One example comes from Lululemon’s virtual waitlist during the pandemic. Brick-and-mortar stores had limited capacities, so shoppers could sign up for the virtual waitlist. They would then receive a text when their turn came. This enabled them to attend to other things while waiting. 

Texting can also be used to facilitate returns or discuss damaged items. For example, customers text a photo of the product to be returned, and the entire transaction occurs over text. 

Some companies even use text messaging for their remote shopping experiences. Jerome’s Furniture, for example, lets customers text in-store associates. Through this service, associates can look for the products in question and send pictures to the customer. This also creates a warm lead as interactions occur before the customer gets to the store. 

Choose the Platform Customers Prefer

While texting is a universal preference, some audiences may prefer Instagram direct messages or Facebook Messenger. Use the channel your customers prefer and integrate tech that can funnel all of these communication channels into a single inbox. 

2. Embrace Text-based Payments

The consumer preference for texting isn’t just for communications. Text-to-pay is another popular and convenient feature. Customers can use this feature to skip the checkout line. Customers receive a text with a payment link, from which they can connect to a mobile wallet or enter payment information. 

This type of payment method makes customer service simple and fast, both of which are priorities for any business. For example, Mathis Brothers Furniture has been using text payments and Podium Payments to process almost $9 million in sales since April 2020.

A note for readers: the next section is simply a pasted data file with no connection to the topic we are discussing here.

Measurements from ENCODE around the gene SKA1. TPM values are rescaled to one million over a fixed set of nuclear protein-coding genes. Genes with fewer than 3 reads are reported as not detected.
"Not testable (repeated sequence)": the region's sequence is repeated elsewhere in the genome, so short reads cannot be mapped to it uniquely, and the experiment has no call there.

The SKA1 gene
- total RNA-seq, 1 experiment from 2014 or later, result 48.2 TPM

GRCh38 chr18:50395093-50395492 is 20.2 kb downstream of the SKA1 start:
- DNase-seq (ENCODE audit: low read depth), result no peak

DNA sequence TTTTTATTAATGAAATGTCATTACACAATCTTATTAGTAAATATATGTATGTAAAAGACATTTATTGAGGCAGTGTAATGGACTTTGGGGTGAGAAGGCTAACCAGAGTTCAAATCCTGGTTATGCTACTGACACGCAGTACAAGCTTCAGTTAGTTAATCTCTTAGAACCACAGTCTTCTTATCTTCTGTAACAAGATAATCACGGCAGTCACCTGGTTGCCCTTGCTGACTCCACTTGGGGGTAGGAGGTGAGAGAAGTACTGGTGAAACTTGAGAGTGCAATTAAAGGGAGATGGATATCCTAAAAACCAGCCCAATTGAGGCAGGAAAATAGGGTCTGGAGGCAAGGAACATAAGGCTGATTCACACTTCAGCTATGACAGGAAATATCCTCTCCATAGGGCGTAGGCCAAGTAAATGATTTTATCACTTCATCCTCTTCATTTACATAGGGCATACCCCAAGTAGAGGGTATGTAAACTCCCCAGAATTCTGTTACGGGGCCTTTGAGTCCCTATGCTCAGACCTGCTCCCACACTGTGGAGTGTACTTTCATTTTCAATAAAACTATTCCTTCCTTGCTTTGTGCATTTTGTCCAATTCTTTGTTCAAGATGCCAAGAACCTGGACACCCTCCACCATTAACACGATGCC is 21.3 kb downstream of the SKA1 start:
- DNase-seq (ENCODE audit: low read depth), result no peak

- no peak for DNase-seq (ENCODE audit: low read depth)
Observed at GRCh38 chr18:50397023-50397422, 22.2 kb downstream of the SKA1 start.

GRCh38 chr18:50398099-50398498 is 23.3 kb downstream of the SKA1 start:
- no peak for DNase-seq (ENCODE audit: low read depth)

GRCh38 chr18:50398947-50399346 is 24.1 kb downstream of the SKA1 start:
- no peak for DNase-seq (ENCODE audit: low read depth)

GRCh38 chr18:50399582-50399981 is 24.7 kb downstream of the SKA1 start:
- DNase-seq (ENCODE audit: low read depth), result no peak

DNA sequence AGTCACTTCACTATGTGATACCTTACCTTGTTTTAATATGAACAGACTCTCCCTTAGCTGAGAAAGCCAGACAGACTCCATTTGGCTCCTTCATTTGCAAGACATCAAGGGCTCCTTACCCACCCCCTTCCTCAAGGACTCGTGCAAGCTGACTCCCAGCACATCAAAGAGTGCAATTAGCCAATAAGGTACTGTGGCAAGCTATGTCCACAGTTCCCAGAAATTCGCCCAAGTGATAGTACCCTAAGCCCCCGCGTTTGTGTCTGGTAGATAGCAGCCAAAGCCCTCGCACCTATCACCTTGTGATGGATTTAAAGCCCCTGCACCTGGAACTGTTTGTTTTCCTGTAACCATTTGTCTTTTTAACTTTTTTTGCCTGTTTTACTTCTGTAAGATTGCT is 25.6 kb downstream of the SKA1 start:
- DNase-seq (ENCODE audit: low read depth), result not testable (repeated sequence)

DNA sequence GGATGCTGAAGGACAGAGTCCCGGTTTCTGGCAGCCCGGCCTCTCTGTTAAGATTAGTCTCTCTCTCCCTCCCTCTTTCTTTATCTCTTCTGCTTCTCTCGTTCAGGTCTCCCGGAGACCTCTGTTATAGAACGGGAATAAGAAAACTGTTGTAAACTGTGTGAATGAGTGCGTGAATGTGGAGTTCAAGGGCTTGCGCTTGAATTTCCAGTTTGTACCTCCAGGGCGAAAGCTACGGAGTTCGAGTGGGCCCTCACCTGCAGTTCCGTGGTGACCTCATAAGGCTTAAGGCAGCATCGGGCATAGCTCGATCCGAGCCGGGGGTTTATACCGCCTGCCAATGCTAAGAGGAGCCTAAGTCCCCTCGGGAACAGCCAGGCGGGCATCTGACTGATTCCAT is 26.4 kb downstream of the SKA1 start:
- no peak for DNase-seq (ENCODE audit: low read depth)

3. Maximize Customer Reviews

Customer reviews are a crucial part of marketing since most potential customers browse through online reviews before buying a product. But getting your customers to submit reviews is challenging, especially when doing so means they have to navigate to another app or website. Simply put, a clunky review process makes it harder to gather reviews. 

To address this, use links in chats and text to encourage reviews. Start with Google Business Profile links. This feature may already be familiar because most consumers use Google for product research. As you gather more positive reviews, your company will rank higher on Google. 

From there, work toward traditional social media reviews, such as on Facebook or Yelp. Using text message reviews also removes the clunkiness of having customers switch to another platform. 

Examples of Success

Coast Appliances, an appliance chain with 17 stores, is an excellent example of how to maximize customer reviews. After using review-invitation messaging in 2020, Coast Appliances received 1,000 more reviews compared to 2019. Consumer reaction trends via the Podium portal also enabled them to make immediate changes to address consumer needs. 

Also, Mattress Firm gathered reviews by sending review links via text after a sale. This increased reviews by 100% during the test period. 

What’s Next? How to Embrace the New Retail CX

Keeping up with text-based payment options, asynchronous messaging, and simplified review links doesn’t have to be overwhelming. Podium offers an interactive management platform that integrates all of these interactions from one inbox, even if your customer service team is spread across various physical stores.

Isaiah Rendorio
Isaiah Rendorio Product Marketing Manager, Campaigns

Isaiah Rendorio is the Product Marketing Manager for Podium Campaigns—helping local businesses tap into the power of SMS marketing to strengthen customer relationships, increase customer lifetime value, and drive more revenue.